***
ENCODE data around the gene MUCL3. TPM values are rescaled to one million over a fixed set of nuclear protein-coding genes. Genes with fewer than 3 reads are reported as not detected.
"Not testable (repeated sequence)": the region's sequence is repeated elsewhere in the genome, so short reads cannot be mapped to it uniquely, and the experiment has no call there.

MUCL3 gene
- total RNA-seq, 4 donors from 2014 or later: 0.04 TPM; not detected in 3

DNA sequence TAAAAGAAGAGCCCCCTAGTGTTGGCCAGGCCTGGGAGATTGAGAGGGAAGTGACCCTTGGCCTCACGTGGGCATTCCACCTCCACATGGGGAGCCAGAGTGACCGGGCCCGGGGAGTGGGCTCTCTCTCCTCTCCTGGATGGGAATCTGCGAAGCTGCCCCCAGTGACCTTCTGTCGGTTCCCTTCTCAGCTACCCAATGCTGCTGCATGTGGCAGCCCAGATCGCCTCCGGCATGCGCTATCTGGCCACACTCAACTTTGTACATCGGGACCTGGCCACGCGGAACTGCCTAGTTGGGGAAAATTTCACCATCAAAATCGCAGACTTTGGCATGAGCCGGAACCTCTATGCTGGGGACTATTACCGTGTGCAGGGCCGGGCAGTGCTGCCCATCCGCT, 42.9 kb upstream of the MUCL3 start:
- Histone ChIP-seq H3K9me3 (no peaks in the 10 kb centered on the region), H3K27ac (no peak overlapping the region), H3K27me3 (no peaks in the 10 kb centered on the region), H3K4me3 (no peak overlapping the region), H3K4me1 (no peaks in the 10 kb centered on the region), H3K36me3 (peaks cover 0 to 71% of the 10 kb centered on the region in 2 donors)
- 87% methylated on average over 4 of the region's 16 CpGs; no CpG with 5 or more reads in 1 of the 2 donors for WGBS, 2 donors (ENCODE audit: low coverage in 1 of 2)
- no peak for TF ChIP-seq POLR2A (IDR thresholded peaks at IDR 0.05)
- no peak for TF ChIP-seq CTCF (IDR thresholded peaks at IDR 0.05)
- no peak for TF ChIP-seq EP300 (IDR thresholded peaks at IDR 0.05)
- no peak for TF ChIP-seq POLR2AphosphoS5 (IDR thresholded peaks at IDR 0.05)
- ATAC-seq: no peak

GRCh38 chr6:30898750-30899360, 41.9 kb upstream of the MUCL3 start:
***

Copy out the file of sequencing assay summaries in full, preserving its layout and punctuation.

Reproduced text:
ENCODE data around the gene MUCL3. TPM values are rescaled to one million over a fixed set of nuclear protein-coding genes. Genes with fewer than 3 reads are reported as not detected.
"Not testable (repeated sequence)": the region's sequence is repeated elsewhere in the genome, so short reads cannot be mapped to it uniquely, and the experiment has no call there.

MUCL3 gene
- total RNA-seq, 4 donors from 2014 or later: 0.04 TPM; not detected in 3

DNA sequence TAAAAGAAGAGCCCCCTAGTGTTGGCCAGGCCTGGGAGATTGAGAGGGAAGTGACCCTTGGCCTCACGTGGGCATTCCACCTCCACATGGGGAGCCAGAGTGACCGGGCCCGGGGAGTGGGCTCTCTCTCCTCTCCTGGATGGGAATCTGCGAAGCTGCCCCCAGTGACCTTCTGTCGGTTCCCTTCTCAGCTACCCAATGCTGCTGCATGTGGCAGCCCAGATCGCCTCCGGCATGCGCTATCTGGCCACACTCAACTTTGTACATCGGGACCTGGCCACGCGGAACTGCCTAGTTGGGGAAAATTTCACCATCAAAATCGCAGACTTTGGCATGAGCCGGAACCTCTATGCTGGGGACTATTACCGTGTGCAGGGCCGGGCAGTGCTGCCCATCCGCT, 42.9 kb upstream of the MUCL3 start:
- Histone ChIP-seq H3K9me3 (no peaks in the 10 kb centered on the region), H3K27ac (no peak overlapping the region), H3K27me3 (no peaks in the 10 kb centered on the region), H3K4me3 (no peak overlapping the region), H3K4me1 (no peaks in the 10 kb centered on the region), H3K36me3 (peaks cover 0 to 71% of the 10 kb centered on the region in 2 donors)
- 87% methylated on average over 4 of the region's 16 CpGs; no CpG with 5 or more reads in 1 of the 2 donors for WGBS, 2 donors (ENCODE audit: low coverage in 1 of 2)
- no peak for TF ChIP-seq POLR2A (IDR thresholded peaks at IDR 0.05)
- no peak for TF ChIP-seq CTCF (IDR thresholded peaks at IDR 0.05)
- no peak for TF ChIP-seq EP300 (IDR thresholded peaks at IDR 0.05)
- no peak for TF ChIP-seq POLR2AphosphoS5 (IDR thresholded peaks at IDR 0.05)
- ATAC-seq: no peak

GRCh38 chr6:30898750-30899360, 41.9 kb upstream of the MUCL3 start: